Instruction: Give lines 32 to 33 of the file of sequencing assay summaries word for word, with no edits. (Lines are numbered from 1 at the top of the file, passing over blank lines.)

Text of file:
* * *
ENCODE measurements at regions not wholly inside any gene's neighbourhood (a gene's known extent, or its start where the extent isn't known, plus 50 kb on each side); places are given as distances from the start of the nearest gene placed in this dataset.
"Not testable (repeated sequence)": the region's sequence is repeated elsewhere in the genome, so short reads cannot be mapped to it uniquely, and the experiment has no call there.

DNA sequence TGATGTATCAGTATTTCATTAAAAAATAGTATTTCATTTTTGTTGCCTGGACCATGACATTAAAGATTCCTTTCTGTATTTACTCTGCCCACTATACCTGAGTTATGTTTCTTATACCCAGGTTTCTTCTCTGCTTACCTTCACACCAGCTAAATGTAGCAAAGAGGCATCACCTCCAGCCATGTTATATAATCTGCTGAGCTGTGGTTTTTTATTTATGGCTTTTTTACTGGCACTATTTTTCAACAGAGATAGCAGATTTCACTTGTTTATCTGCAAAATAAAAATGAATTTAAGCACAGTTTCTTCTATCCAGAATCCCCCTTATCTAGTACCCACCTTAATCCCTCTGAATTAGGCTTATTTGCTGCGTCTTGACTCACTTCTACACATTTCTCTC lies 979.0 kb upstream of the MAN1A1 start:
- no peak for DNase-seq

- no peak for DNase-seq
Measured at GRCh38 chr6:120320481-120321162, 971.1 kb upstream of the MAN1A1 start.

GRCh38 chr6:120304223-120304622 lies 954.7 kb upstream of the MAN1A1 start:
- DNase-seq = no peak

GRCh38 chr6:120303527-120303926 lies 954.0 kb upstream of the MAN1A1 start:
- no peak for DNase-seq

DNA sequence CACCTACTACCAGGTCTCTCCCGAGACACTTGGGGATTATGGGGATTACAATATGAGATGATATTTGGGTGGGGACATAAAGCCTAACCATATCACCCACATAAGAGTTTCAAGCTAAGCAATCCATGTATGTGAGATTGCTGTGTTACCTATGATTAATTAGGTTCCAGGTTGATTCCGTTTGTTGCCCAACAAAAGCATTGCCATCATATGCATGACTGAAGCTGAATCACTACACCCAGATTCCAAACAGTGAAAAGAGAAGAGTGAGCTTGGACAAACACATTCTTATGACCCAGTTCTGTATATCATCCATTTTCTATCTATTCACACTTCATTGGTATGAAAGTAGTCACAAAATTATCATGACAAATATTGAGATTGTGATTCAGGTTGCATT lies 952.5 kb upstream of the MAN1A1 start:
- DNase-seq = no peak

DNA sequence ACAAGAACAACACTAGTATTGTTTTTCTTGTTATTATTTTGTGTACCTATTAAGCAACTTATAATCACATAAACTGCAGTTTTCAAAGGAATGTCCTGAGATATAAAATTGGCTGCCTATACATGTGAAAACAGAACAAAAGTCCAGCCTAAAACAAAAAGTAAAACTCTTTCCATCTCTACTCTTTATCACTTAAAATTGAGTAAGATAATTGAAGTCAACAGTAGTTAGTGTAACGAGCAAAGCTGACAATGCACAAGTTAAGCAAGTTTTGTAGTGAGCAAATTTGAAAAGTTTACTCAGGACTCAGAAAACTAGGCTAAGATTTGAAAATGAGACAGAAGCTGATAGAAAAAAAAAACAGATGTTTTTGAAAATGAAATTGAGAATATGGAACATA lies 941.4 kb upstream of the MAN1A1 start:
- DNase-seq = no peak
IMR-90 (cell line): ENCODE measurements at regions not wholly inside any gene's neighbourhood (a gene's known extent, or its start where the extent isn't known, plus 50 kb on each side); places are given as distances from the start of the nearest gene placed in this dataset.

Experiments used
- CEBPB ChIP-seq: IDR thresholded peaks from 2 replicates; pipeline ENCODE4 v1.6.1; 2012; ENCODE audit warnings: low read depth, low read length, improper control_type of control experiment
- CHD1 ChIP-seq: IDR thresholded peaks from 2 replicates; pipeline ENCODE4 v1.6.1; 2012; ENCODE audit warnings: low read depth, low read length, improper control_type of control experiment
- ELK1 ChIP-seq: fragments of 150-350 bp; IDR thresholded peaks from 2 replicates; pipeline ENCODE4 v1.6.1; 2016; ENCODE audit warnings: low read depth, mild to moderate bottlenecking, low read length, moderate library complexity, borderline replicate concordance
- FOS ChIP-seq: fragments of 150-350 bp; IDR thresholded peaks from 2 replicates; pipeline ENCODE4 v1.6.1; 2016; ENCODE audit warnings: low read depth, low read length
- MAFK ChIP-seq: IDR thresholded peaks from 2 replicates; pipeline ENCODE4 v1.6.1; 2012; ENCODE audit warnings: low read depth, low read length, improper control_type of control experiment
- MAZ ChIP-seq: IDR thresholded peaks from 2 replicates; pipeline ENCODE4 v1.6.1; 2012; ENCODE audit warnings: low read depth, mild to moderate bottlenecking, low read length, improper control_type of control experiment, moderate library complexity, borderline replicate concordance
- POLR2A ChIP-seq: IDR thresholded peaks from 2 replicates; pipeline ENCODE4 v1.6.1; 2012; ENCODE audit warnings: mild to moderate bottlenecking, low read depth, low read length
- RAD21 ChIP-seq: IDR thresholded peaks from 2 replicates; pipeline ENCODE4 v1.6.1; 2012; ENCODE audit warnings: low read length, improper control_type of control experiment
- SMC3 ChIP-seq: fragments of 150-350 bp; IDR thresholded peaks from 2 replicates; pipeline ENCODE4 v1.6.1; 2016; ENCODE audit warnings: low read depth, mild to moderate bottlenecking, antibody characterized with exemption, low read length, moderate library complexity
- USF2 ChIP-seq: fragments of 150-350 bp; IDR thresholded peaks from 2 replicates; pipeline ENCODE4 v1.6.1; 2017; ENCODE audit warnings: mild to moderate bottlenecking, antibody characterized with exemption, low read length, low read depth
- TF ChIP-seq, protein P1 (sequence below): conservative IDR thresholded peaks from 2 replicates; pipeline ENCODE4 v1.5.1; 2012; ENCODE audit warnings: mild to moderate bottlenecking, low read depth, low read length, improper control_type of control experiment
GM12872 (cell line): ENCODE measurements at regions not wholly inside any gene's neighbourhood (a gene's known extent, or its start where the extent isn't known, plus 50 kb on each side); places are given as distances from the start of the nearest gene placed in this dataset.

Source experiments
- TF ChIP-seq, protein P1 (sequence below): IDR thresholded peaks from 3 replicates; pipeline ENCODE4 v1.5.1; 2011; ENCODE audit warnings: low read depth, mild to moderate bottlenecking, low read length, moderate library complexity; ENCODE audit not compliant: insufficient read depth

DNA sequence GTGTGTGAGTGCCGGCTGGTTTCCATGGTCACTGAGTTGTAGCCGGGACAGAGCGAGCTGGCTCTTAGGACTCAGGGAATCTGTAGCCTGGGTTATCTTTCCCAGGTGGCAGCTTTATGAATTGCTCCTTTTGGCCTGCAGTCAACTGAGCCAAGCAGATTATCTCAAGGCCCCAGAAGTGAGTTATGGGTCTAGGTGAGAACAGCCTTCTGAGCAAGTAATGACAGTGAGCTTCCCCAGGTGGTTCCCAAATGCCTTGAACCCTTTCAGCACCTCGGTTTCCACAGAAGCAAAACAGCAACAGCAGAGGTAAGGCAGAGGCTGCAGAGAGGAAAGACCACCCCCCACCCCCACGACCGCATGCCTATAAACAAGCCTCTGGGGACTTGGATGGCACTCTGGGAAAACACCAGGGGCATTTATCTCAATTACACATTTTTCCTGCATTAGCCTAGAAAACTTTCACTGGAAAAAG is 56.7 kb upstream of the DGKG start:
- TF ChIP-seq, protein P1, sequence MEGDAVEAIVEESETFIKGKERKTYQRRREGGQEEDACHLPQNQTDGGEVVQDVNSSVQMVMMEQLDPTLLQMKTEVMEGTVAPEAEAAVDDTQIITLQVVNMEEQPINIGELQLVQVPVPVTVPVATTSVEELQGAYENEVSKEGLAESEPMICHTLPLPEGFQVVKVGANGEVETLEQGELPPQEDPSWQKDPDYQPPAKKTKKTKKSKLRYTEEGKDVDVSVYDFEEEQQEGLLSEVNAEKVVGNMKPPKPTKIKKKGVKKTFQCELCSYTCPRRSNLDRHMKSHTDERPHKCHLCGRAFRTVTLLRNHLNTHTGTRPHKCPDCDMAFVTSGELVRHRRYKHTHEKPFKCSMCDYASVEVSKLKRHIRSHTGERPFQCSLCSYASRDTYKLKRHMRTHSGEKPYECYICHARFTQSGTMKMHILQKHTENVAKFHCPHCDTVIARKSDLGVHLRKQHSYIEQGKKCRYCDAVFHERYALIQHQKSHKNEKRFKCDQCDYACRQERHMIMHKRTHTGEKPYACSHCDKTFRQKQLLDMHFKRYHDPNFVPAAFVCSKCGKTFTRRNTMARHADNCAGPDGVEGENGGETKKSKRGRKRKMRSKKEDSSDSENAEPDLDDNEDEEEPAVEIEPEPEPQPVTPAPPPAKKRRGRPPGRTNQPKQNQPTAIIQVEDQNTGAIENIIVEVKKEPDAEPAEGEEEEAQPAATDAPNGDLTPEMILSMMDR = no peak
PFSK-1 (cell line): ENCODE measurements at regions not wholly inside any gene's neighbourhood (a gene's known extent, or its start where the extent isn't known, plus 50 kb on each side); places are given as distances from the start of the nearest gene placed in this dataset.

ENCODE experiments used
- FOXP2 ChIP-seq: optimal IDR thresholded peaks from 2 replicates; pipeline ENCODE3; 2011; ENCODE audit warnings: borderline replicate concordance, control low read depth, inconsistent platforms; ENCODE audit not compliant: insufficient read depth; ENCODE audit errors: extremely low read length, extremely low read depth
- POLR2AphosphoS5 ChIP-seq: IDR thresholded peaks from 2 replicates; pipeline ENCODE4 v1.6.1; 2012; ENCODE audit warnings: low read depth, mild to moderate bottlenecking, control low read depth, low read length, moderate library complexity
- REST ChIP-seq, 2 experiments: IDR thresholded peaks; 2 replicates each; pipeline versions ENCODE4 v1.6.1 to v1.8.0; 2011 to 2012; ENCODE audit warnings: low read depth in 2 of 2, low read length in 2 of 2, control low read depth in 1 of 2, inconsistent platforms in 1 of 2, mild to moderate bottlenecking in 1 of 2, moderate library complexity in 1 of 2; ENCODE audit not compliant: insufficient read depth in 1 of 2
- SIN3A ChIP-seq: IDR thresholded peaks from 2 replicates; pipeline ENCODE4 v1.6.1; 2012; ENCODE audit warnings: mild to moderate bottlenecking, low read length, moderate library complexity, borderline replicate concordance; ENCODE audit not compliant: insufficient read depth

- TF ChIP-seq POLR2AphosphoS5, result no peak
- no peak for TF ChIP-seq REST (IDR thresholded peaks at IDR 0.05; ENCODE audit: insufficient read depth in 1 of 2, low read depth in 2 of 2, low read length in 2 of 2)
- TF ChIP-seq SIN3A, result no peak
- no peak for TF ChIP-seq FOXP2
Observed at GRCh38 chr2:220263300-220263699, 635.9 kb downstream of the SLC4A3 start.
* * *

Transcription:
- TF ChIP-seq, protein P1, sequence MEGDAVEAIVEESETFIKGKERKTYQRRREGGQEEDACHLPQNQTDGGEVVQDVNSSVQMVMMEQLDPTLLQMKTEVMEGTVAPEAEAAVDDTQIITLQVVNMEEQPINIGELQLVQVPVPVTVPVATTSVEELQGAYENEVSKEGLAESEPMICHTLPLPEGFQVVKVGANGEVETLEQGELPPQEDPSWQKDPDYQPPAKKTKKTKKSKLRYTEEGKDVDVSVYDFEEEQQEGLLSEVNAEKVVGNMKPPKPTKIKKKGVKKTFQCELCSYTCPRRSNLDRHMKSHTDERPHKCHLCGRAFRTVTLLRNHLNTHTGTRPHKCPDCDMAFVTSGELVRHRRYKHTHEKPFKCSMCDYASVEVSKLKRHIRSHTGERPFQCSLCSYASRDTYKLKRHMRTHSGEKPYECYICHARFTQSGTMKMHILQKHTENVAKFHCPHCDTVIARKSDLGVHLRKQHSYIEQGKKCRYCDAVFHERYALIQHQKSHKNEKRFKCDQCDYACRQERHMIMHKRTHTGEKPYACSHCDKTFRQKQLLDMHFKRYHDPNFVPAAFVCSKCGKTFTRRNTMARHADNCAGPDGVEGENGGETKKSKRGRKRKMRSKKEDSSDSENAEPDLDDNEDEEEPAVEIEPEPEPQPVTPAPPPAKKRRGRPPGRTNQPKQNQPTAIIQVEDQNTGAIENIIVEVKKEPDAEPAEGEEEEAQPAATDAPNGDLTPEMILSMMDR = no peak
PFSK-1 (cell line): ENCODE measurements at regions not wholly inside any gene's neighbourhood (a gene's known extent, or its start where the extent isn't known, plus 50 kb on each side); places are given as distances from the start of the nearest gene placed in this dataset.